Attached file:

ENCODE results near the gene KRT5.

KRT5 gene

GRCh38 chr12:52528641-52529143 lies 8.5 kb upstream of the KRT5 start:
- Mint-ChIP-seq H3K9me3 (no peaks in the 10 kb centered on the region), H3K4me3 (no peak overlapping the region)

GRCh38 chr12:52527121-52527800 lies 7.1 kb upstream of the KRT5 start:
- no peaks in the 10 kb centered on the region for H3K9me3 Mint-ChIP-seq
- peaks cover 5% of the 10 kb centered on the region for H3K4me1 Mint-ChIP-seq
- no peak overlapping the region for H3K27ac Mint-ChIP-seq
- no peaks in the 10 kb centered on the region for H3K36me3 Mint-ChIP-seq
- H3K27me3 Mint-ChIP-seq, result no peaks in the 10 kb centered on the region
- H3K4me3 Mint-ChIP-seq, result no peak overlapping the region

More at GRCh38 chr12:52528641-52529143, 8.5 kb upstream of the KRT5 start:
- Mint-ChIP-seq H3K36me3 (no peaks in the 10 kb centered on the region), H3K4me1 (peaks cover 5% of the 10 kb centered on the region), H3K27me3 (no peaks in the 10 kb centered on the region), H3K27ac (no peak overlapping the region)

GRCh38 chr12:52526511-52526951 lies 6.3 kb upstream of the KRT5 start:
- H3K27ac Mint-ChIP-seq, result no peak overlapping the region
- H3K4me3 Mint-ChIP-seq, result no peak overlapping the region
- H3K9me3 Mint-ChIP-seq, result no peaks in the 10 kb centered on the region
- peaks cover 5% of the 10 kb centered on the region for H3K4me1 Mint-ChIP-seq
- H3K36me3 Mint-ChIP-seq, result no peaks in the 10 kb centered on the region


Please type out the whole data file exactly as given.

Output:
ENCODE results near the gene KRT5.

KRT5 gene

GRCh38 chr12:52528641-52529143 lies 8.5 kb upstream of the KRT5 start:
- Mint-ChIP-seq H3K9me3 (no peaks in the 10 kb centered on the region), H3K4me3 (no peak overlapping the region)

GRCh38 chr12:52527121-52527800 lies 7.1 kb upstream of the KRT5 start:
- no peaks in the 10 kb centered on the region for H3K9me3 Mint-ChIP-seq
- peaks cover 5% of the 10 kb centered on the region for H3K4me1 Mint-ChIP-seq
- no peak overlapping the region for H3K27ac Mint-ChIP-seq
- no peaks in the 10 kb centered on the region for H3K36me3 Mint-ChIP-seq
- H3K27me3 Mint-ChIP-seq, result no peaks in the 10 kb centered on the region
- H3K4me3 Mint-ChIP-seq, result no peak overlapping the region

More at GRCh38 chr12:52528641-52529143, 8.5 kb upstream of the KRT5 start:
- Mint-ChIP-seq H3K36me3 (no peaks in the 10 kb centered on the region), H3K4me1 (peaks cover 5% of the 10 kb centered on the region), H3K27me3 (no peaks in the 10 kb centered on the region), H3K27ac (no peak overlapping the region)

GRCh38 chr12:52526511-52526951 lies 6.3 kb upstream of the KRT5 start:
- H3K27ac Mint-ChIP-seq, result no peak overlapping the region
- H3K4me3 Mint-ChIP-seq, result no peak overlapping the region
- H3K9me3 Mint-ChIP-seq, result no peaks in the 10 kb centered on the region
- peaks cover 5% of the 10 kb centered on the region for H3K4me1 Mint-ChIP-seq
- H3K36me3 Mint-ChIP-seq, result no peaks in the 10 kb centered on the region